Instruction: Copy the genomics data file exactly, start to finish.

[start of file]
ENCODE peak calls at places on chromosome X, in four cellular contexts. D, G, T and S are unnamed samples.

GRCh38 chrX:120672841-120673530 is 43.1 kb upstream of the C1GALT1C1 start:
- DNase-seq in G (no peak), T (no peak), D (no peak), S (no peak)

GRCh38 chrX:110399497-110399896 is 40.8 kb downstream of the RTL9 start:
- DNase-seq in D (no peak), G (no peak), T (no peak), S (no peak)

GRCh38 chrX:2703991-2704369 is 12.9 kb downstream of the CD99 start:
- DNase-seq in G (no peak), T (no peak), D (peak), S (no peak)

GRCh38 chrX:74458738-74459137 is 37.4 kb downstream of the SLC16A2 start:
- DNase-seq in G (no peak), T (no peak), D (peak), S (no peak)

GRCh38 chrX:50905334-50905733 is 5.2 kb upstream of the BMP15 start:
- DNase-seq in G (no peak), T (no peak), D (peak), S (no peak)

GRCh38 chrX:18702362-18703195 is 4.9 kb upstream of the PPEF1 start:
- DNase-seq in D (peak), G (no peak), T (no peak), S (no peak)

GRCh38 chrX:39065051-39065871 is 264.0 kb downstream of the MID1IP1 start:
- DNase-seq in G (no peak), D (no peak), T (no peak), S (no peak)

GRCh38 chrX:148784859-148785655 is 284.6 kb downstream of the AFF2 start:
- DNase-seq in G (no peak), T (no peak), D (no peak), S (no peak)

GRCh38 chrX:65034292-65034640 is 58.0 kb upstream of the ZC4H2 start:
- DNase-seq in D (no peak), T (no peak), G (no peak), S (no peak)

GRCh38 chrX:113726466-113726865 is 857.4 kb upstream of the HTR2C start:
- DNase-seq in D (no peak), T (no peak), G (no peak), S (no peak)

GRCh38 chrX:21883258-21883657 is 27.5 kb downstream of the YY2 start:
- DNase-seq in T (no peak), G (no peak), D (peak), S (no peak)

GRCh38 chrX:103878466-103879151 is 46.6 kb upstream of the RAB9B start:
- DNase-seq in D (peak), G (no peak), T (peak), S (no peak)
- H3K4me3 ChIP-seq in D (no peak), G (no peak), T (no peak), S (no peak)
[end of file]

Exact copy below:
ENCODE peak calls at places on chromosome X, in four cellular contexts. D, G, T and S are unnamed samples.

GRCh38 chrX:120672841-120673530 is 43.1 kb upstream of the C1GALT1C1 start:
- DNase-seq in G (no peak), T (no peak), D (no peak), S (no peak)

GRCh38 chrX:110399497-110399896 is 40.8 kb downstream of the RTL9 start:
- DNase-seq in D (no peak), G (no peak), T (no peak), S (no peak)

GRCh38 chrX:2703991-2704369 is 12.9 kb downstream of the CD99 start:
- DNase-seq in G (no peak), T (no peak), D (peak), S (no peak)

GRCh38 chrX:74458738-74459137 is 37.4 kb downstream of the SLC16A2 start:
- DNase-seq in G (no peak), T (no peak), D (peak), S (no peak)

GRCh38 chrX:50905334-50905733 is 5.2 kb upstream of the BMP15 start:
- DNase-seq in G (no peak), T (no peak), D (peak), S (no peak)

GRCh38 chrX:18702362-18703195 is 4.9 kb upstream of the PPEF1 start:
- DNase-seq in D (peak), G (no peak), T (no peak), S (no peak)

GRCh38 chrX:39065051-39065871 is 264.0 kb downstream of the MID1IP1 start:
- DNase-seq in G (no peak), D (no peak), T (no peak), S (no peak)

GRCh38 chrX:148784859-148785655 is 284.6 kb downstream of the AFF2 start:
- DNase-seq in G (no peak), T (no peak), D (no peak), S (no peak)

GRCh38 chrX:65034292-65034640 is 58.0 kb upstream of the ZC4H2 start:
- DNase-seq in D (no peak), T (no peak), G (no peak), S (no peak)

GRCh38 chrX:113726466-113726865 is 857.4 kb upstream of the HTR2C start:
- DNase-seq in D (no peak), T (no peak), G (no peak), S (no peak)

GRCh38 chrX:21883258-21883657 is 27.5 kb downstream of the YY2 start:
- DNase-seq in T (no peak), G (no peak), D (peak), S (no peak)

GRCh38 chrX:103878466-103879151 is 46.6 kb upstream of the RAB9B start:
- DNase-seq in D (peak), G (no peak), T (peak), S (no peak)
- H3K4me3 ChIP-seq in D (no peak), G (no peak), T (no peak), S (no peak)